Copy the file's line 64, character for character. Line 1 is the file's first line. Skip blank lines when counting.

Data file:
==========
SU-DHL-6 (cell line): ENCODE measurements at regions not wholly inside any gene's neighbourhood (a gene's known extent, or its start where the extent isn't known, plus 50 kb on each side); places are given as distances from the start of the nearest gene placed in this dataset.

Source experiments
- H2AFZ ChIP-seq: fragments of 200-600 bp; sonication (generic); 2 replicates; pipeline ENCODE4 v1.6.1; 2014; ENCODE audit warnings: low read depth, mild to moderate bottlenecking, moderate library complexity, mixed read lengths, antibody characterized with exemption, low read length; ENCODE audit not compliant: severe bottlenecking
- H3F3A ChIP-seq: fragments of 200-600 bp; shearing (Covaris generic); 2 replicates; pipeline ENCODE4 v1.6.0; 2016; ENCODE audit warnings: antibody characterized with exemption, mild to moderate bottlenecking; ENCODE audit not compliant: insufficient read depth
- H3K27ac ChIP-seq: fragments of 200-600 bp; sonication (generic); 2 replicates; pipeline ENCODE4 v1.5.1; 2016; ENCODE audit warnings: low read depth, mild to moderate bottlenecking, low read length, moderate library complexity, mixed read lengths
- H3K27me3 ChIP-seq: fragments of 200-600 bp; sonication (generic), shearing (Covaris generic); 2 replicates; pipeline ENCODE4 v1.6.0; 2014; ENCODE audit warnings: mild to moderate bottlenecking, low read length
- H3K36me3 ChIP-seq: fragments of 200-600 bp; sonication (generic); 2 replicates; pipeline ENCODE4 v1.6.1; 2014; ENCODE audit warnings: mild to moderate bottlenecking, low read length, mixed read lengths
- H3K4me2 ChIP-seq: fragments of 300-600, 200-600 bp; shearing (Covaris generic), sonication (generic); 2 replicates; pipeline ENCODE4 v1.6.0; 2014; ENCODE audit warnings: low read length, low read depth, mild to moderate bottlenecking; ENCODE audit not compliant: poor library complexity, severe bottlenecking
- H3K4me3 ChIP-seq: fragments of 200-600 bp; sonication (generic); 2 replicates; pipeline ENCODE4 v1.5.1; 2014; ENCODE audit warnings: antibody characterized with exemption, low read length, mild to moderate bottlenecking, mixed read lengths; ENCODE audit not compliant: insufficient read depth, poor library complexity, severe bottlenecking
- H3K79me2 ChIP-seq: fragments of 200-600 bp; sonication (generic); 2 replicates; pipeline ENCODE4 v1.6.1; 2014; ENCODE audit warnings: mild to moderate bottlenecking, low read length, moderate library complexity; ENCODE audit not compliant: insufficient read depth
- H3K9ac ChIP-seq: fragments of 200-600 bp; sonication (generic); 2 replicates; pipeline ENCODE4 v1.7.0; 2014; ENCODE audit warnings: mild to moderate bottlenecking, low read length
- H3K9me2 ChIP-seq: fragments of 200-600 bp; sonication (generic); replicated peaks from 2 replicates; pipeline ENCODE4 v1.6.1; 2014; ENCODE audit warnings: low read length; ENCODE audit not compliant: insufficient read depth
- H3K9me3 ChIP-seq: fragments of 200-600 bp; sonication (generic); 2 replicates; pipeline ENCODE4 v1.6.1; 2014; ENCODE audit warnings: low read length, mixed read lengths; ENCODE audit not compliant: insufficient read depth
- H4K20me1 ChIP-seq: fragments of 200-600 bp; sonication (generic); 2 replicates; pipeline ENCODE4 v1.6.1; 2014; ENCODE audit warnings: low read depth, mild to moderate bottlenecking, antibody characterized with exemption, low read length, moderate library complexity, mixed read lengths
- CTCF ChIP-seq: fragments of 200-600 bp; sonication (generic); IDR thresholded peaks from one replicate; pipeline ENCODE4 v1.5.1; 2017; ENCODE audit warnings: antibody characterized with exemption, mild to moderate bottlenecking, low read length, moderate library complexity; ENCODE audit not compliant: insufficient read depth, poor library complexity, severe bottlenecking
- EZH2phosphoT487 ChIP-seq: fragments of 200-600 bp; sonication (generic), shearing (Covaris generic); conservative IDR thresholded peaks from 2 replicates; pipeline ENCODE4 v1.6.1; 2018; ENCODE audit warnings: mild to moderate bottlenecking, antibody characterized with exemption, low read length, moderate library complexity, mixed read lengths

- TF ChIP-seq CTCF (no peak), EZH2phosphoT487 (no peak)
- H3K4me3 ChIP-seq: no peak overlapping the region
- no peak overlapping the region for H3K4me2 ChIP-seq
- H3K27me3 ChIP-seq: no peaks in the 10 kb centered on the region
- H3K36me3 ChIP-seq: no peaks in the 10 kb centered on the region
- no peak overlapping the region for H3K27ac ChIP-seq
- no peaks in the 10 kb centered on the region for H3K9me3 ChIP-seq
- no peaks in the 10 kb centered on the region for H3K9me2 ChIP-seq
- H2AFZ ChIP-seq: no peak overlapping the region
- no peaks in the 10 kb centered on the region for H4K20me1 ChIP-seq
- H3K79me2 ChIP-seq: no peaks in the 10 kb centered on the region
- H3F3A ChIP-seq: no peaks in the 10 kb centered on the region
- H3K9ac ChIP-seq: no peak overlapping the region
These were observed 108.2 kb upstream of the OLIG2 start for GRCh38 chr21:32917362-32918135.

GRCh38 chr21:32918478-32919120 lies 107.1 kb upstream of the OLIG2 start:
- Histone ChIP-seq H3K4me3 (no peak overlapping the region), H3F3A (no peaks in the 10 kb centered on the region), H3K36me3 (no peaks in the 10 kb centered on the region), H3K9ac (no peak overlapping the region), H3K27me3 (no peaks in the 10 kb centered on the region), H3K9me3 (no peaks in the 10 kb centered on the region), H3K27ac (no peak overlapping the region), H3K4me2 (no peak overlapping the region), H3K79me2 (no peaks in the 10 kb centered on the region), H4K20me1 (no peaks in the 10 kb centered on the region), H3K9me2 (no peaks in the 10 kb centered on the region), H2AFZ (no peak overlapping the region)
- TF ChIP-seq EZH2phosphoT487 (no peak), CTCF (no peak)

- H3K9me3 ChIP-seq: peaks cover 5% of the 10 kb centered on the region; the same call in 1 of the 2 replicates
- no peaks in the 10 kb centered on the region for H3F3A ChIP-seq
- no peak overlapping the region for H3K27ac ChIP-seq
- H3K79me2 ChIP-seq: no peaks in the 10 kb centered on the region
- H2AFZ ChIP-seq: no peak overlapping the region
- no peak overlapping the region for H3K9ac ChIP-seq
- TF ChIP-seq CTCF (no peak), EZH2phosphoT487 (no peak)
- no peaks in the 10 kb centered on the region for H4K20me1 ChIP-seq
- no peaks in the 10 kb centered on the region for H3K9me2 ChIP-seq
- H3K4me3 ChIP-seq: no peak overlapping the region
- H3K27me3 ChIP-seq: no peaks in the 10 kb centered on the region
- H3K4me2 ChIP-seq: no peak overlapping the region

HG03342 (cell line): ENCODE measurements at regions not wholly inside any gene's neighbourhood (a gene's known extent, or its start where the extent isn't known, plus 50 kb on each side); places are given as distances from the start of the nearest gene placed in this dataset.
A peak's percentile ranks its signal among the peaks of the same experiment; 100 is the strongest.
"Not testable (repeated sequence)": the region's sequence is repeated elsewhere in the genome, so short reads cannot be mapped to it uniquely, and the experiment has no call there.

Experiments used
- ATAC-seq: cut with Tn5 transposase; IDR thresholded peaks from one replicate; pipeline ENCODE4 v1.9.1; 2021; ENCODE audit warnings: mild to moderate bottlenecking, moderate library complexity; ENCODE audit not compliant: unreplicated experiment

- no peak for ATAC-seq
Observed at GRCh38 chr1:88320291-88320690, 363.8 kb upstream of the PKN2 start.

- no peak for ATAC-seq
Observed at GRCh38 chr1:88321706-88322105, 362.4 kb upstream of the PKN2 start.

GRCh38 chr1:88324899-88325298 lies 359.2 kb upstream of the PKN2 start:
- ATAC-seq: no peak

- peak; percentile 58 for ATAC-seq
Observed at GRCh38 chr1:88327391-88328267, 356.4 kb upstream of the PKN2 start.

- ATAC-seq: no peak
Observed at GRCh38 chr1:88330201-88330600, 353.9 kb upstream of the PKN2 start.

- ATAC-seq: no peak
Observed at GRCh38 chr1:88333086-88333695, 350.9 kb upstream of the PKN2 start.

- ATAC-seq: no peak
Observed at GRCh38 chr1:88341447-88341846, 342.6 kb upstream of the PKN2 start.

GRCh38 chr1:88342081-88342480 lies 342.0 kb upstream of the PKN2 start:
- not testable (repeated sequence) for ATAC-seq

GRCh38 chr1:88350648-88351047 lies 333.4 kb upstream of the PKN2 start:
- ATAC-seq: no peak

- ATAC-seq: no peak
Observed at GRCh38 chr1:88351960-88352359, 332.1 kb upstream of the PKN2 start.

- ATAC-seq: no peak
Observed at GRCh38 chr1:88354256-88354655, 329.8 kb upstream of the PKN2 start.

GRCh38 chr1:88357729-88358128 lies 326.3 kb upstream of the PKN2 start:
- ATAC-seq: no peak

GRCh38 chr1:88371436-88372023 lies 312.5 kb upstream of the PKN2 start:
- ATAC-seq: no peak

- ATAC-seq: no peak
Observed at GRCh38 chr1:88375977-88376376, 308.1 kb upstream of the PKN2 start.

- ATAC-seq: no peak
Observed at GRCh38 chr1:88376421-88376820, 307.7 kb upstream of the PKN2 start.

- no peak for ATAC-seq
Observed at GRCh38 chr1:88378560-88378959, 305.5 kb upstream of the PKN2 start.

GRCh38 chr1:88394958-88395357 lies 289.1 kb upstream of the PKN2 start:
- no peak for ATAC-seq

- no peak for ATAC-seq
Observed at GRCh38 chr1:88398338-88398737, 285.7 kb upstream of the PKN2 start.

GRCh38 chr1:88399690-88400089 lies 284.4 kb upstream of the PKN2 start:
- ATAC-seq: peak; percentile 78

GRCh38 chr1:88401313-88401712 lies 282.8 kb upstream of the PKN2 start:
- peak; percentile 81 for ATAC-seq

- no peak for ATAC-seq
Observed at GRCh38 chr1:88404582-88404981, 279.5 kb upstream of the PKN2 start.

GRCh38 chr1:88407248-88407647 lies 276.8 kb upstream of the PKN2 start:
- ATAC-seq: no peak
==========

Observed at GRCh38 chr1:88341447-88341846, 342.6 kb upstream of the PKN2 start.